Collision at sea

I have no knowledge of the specifics of this collision.  The following comments are just the observations and opinions of an ancient mariner.

We have had radar on commercial ships since the 40s and 50s.  Bridge to bridge VHF came into use in the 70s.  ARPA showed up in the 80s.  Now, we have AIS and DSC radios so we can talk to a specific vessel, instead of calling to a “vessel in position•”  And collisions still occur.

So, in spite of great advances in electronic devices on the bridge, and more STCW training requirements for watchstanders, collisions still occur.  The common factor in all of these accidents is people making bad decisions.  Not complying with Rules of the Road, not making a course alteration soon enough, not making the decision to maneuver because the give way vessel has not made an adequate course change, not maintaining a safe speed, trying to cut CPA margins too close, watch officers not clear on his/her authority to act if the master is not on the bridge, unwillingness to make a decision, and so forth.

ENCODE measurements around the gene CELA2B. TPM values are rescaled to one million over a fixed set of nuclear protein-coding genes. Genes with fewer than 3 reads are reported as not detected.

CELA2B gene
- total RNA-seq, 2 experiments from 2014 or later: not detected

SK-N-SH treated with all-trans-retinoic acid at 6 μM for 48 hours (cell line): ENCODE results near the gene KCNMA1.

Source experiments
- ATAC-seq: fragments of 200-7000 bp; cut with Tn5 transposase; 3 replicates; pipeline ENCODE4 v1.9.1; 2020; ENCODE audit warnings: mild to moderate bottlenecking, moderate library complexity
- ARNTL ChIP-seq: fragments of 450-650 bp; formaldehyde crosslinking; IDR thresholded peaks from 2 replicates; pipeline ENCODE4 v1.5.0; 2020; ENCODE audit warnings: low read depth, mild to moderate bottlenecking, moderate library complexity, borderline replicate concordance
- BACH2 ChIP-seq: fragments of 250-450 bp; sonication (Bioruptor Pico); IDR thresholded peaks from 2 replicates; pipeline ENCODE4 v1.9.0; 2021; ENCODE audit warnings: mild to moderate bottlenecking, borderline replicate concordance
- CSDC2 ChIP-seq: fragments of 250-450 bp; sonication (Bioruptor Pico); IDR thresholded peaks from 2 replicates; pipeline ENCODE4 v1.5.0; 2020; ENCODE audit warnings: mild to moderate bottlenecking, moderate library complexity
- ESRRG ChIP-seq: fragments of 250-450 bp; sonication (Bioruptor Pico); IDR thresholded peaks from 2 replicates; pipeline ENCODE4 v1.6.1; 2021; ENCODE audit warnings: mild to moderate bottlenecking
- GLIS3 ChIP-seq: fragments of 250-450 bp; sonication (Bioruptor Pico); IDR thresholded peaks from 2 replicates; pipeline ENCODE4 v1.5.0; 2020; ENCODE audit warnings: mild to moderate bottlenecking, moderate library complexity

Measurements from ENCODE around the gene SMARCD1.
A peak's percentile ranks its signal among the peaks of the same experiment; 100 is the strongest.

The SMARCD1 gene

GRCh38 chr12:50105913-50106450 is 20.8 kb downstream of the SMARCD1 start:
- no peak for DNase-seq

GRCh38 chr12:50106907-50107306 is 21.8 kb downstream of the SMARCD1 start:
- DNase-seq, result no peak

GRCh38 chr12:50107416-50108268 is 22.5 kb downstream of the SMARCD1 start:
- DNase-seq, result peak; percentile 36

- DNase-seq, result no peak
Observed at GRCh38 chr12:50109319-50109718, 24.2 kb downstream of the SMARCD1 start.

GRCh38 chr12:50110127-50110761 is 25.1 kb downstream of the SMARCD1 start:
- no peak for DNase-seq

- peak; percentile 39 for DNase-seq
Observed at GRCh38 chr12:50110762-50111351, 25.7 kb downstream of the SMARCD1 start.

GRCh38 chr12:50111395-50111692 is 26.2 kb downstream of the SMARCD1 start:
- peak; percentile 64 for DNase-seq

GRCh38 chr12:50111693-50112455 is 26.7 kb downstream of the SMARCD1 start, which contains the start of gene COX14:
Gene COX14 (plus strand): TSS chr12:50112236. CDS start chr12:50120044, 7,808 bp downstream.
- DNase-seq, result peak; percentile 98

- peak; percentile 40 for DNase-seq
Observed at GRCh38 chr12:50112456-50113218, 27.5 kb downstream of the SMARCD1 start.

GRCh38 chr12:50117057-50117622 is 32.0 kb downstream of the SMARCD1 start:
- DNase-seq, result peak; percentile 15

When teaching ship handling on the simulator, I have often seen students looking at the ECDIS screen instead of looking out the windows when maneuvering in a close in situation.  The screen is replete with colors and arrows, but there is an immense amount of accurate, real time information to be gotten by a glance outside.  The aviation world calls this “getting your head out of the cockpit.”  Those guys do have some occasional good ideas, though I would never admit that to a pilot.

We need to take a hard look at problem of watchstanders getting overloaded with data and tasks.  All these blinking magic boxes seem to require that some attention be paid to them.  The GMDSS alarm goes off and you have to look at that, and the Navtex starts spewing paper.  It is very easy to get visually locked onto the boxes and not look out the bridge windows.  An inexperienced watchstander may deal with tasks in the order that they appear, not the order of their importance.  There is no higher priority than collision avoidance.  

Captain Carl Smith

Master, SSDV Ocean Courage and instructor at Mid-Atlantic Maritime Academy
By Professional Mariner Staff